The scenery is decidedly much browner now. Like this:
OK, I’ll be honest and admit that I took this picture about a month ago (but it is on the correct road). On this particular day, I didn’t take a single picture.
I was just too worried about time. It was no sure thing we were going to complete this at all, so there was no time for jibber-jabber or whatnot.
The Monster Attacks
As we had driven to the parking lot where we’d be staging our 100 Miles of Nowhere attempt, The Monster had said, over and over, “You’re going to wait for me at the top, right? So I see you guys more than once during the day?”
I rolled my eyes. The Hammer rolled her eyes. We both knew that The Monster has been running and riding roughly ten times as much as we have been.
And — as both predicted and expected — The Monster began half-wheeling almost immediately, then attacked before we had finished climbing our first mile.
“Think she’ll still be charging ahead the fifth time up this mountain?” The Hammer asked.
“Baby, I won’t be able to hang with you the fifth time up up this mountain.
The Monster Breaks Her Collarbone
Amazingly, we all finished the first climb to the Alpine Loop Summit within a minute or two of each other, and we began our first descent.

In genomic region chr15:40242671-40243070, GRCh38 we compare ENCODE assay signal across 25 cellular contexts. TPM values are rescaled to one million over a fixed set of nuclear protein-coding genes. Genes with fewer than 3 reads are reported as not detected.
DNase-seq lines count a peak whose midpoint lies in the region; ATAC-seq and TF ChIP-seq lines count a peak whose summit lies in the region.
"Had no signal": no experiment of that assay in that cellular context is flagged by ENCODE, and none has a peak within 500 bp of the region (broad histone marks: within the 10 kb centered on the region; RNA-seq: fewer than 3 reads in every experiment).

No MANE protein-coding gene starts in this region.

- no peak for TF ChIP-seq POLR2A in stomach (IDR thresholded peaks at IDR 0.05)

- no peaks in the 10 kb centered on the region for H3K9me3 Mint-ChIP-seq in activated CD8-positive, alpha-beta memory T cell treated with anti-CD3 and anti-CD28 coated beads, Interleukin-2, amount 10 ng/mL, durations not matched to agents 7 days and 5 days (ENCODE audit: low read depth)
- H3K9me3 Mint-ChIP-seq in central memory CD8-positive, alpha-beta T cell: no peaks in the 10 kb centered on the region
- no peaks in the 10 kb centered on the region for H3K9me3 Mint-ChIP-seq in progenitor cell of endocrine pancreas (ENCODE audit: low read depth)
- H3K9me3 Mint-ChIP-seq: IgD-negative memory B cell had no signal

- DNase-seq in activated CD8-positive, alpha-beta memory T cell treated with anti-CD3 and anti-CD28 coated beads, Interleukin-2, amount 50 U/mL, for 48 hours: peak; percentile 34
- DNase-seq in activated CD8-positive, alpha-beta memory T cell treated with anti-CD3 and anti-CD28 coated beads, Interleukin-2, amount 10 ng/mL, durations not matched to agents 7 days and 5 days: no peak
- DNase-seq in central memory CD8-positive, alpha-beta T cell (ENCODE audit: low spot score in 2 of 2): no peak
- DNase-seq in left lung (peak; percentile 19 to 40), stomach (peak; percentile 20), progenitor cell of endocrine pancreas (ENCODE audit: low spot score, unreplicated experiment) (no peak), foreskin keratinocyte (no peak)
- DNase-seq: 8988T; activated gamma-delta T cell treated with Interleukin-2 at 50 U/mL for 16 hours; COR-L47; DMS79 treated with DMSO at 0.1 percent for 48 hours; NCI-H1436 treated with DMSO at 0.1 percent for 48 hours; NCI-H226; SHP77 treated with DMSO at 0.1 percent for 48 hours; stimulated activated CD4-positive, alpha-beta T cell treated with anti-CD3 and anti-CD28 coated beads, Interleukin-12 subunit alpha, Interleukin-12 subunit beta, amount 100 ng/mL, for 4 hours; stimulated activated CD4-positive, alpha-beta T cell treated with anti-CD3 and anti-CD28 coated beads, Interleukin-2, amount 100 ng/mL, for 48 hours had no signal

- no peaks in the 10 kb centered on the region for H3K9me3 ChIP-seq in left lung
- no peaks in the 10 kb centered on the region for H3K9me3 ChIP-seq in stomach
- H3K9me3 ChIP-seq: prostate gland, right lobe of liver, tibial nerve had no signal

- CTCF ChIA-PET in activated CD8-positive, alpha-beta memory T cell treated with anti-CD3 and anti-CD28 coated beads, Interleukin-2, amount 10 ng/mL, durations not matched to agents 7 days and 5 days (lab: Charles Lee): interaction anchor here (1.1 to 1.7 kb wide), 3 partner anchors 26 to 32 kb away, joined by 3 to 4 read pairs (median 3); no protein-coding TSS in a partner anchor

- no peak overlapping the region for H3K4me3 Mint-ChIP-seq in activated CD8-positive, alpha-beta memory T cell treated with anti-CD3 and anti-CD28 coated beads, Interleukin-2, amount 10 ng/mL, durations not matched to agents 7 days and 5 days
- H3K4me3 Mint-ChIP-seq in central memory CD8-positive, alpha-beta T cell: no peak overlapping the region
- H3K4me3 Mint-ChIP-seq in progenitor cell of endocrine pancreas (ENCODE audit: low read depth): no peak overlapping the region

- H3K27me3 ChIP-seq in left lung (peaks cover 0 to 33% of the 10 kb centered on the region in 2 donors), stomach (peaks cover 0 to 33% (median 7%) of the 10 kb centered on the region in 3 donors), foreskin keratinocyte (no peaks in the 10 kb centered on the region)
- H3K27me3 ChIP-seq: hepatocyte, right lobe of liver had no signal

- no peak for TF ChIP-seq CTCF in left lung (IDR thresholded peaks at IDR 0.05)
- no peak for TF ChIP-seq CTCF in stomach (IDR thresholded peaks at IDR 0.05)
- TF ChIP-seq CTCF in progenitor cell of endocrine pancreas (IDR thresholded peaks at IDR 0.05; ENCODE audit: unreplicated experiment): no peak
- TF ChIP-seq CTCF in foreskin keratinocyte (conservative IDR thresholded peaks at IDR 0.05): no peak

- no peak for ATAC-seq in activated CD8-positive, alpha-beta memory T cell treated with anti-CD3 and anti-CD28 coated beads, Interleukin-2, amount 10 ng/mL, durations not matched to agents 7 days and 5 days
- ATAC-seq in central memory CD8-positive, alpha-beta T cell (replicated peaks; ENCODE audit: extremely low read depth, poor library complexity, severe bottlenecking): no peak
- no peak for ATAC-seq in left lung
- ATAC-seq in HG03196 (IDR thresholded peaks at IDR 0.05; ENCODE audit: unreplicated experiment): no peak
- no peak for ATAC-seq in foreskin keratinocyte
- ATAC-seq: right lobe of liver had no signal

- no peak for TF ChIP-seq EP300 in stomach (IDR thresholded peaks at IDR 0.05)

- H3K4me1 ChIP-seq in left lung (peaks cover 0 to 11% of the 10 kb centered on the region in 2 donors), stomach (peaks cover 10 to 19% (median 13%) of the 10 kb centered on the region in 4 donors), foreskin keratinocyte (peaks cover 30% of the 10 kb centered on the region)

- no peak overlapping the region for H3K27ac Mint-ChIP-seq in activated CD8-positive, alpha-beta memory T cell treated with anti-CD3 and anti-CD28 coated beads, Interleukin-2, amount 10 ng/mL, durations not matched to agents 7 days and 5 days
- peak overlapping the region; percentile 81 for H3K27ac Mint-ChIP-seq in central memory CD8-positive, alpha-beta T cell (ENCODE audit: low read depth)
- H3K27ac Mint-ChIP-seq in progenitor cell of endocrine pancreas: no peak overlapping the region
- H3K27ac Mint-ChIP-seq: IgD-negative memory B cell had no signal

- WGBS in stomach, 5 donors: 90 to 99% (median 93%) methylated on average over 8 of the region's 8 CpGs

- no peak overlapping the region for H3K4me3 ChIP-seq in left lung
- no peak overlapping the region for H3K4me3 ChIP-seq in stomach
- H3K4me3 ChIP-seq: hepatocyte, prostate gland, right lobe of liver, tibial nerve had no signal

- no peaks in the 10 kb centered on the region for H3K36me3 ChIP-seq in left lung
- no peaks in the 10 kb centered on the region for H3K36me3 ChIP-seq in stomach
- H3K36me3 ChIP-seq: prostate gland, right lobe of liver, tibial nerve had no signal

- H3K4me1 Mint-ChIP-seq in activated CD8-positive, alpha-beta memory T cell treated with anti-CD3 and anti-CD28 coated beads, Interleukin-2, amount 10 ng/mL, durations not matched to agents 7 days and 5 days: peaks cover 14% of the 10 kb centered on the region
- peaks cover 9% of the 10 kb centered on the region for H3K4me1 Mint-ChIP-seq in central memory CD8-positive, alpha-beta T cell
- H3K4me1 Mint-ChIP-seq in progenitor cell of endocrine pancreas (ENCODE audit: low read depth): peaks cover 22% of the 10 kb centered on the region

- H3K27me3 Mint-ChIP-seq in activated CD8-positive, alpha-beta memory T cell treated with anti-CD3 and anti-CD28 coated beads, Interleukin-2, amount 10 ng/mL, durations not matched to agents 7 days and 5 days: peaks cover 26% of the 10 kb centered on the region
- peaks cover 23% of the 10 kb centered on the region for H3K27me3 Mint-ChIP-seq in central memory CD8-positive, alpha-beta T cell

And that’s when I found out how wonderful it is to descend with big wide (38mm!) tires and disc brakes.
The rough chipseal we’d be on all day turned to perfectly smooth pavement. I was confident and stable. And I was just really really enjoying myself.
Sure, I knew that I had only done the first of seven big climbs, but I felt good.
I got to the bottom first, stripped off my jacket, rolled it back up and put it back in my jersey pocket.
I wasn’t wishing for a short-sleeve jersey yet.
The Hammer and The Monster rolled up within moments and I looked at the timer on my GPS.
We had completed the first lap in about 1:20. We were ten minutes ahead of schedule. Awesome! We had reasoned that if we could bank ten or so minutes for each of the first three laps, hit our 1:30 target exactly on the fourth lap, and then use our banked time in the fifth through seventh lap, we could finish our hundred miles before it got dark.
Against a Crooked Sky
But there was a problem: The Monster’s rear tire was slowly going flat. “When did that happen?” The Hammer asked.
“A couple rides ago,” The Monster replied.
Kids. I tell you.
I swapped in a new tube. I’m slow at tire changes, so we had lost our banked time by the time we got going again. Even so, we still had a good chance of finishing before it got dark.